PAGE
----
The Key for Winning in a Remote World is to be More In-Person
I know you can easily see the paradox in the title. Being a remote company — or just working remotely — comes with many advantages: a more flexible lifestyle, the ability to work wherever we want, and the easiness of connecting with clients and peers around the world without leaving our desks.
Honestly, I can’t complain how impactful going remote was to me in both personal and professional aspects of life. I can work with the people I want to without the need to live next to them. I can visit my family and be there when they need me, without needing to ask permission to do so or even worrying about missing some days in the office — as long as I maintain a nice balance with my job.
The “perks” we live in
The remote work environment is full “benefits,” but to succeed in this world, we can’t forget the human touch.
It’s not difficult nowadays to transform all our social interactions into screen interactions.
We change in-person meetings for video calls; handwritten notes for Whatsapp or SMS messages; seeing a friend for liking and tagging their pictures on Instagram; etc.
I won’t lie, we all do that, and I’m not here to condemn Social Media or the “evolution” of human communication. I confess I love it. We are more connected than ever and we can reach those we love whenever we want to with a single device in our pockets.
However, in a world where technology allowed us to be more connected, whenever we can be “in-person,” more memorable these moments are.
The impact of a handwritten note
When was the last time you received a handwritten letter? Actually, have you ever received any? Even though these primordial means of communication seem to be fading away, they are more vigorous than ever.
I don’t have a backup of the messages I exchanged with my wife during all those years we’ve been together, but I keep all the letters and notes we wrote to each other.
Although it creates excellent memories in a personal relationship, it’s not exclusive to that. The same applies perfectly to business.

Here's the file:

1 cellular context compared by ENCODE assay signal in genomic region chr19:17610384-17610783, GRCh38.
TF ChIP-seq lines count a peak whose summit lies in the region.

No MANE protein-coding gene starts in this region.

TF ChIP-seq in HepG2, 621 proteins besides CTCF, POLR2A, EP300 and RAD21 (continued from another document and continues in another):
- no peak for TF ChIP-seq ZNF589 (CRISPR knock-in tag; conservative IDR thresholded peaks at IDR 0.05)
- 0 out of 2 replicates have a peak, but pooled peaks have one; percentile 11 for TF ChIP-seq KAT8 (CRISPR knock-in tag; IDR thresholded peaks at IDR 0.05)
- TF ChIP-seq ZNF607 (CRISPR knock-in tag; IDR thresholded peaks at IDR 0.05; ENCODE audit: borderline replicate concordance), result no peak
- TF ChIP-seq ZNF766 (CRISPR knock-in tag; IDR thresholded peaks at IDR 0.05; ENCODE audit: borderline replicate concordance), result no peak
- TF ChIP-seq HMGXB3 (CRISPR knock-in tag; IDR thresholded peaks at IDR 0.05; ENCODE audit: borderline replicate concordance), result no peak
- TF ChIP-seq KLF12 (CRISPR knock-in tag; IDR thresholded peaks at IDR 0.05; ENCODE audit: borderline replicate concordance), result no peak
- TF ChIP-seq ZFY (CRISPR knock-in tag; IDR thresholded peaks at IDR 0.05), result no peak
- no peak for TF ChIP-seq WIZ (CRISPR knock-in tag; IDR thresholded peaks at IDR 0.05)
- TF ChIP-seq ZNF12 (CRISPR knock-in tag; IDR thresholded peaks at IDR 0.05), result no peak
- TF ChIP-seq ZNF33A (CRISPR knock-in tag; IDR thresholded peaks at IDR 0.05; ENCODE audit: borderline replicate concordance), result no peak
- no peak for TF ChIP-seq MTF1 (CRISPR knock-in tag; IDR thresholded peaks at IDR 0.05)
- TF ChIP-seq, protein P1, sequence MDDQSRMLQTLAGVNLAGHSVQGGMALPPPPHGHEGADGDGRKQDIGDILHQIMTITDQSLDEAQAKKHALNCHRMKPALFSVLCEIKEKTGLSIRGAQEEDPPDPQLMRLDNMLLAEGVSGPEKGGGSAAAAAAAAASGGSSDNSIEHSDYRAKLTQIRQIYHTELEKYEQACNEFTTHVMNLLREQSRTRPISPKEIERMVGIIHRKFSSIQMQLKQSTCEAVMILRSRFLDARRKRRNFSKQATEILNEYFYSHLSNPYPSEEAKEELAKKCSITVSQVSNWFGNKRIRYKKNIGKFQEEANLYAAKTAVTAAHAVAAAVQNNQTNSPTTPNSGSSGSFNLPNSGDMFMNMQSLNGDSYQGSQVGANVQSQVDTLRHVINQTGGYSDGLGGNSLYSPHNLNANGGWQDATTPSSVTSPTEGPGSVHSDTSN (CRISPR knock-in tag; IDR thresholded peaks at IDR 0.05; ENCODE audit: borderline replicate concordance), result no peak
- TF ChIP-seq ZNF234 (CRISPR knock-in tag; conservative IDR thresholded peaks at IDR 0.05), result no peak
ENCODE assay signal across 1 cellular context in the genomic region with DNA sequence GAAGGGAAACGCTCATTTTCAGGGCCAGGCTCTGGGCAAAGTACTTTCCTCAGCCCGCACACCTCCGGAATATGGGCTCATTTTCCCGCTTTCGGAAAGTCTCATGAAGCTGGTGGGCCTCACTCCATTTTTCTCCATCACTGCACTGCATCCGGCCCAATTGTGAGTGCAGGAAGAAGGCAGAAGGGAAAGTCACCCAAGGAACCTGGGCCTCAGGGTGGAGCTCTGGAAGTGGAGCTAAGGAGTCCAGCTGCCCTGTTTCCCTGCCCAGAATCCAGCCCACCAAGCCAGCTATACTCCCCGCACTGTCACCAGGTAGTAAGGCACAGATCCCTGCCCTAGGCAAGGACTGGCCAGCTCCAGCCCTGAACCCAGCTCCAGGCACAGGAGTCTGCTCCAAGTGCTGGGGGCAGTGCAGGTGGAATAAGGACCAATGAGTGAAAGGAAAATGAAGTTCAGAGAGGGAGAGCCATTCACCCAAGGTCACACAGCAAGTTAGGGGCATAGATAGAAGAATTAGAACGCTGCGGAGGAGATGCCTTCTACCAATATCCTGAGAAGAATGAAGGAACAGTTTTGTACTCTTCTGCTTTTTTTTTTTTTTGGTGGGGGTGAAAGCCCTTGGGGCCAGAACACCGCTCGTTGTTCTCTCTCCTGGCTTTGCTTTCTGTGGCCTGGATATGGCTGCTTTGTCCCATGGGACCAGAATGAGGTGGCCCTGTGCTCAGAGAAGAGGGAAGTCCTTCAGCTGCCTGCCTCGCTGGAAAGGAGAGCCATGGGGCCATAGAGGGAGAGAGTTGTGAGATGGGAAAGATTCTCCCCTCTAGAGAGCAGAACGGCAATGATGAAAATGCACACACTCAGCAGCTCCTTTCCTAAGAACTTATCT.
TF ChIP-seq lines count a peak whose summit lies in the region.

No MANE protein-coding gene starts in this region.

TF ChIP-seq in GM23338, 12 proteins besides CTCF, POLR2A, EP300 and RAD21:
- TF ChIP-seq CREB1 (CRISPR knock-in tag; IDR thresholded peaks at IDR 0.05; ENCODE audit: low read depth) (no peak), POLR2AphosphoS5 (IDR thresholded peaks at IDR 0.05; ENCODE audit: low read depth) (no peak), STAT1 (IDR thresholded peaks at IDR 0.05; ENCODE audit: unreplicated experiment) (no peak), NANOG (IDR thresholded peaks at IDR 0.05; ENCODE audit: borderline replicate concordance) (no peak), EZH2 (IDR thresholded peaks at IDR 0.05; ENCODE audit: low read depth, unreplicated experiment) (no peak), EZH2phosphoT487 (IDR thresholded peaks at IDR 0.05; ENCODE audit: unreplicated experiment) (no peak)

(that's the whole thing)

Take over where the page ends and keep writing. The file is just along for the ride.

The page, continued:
In a world where both us and our clients are dealing with emails and text messages every day, being able to leave — for example — a personal handwritten letter turns it into a remarkable experience.
The ”long-term friend effect”
Even better than leaving notes and letters, is to be vis-à-vis with someone. We spend so much time of our days face to face with a screen that we miss this human connection. Yes, we can do a lot by email and messages in a Slack channel, but I don’t remember a single time I had a blast sending an email, I just remember the many coffees I had with interesting people I met in-person.
Transforming a digital connection into an in-person meeting creates what I call the “long-term friend effect.” When you are chatting with someone online for months — or even years — and you have the experience of meeting her in person, the described effect happens. Even with just a few months-long relationships, talking in person with someone you only knew online creates the same effect as when we go back to our hometown and see our childhood friends again.
These encounters can make any relationships even stronger, and because the conversation started online, when you’re face to face with the other person, it seems you know each other for many many years.
The same applies to business
The remote work environment made it easier for us to talk in a matter of seconds to many clients and team members in different states and countries. It’s tricky to believe email is all it takes to nourish relationships. The truth is that in business, everything I said here is even stronger.
With the constant efforts of many companies to stand-out, most don’t realize that to be on top, you need to be in front. In front of your prospects. In front of your clients. Face-to-face.
Just “being in town” and grabbing a coffee together creates an impact thousands of emails could never achieve. While all your competitors are emailing, texting and calling your clients you should be there in front of them, enjoying some time together, and creating experiences. It’s hard to stick in our memories the texts on an email or the voice over the phone when compared to real experiences lived together.
Working remotely doesn’t mean you need to be absent. It’s a matter of choosing to be 100% present whenever possible.
To thrive as a remote worldwide business, we need to be more human. Instead of dealing with screens, texts, and numbers on a daily basis, create human, warm connections.
The key to success here is to bring humanity to the (sometimes) cold, remote world.
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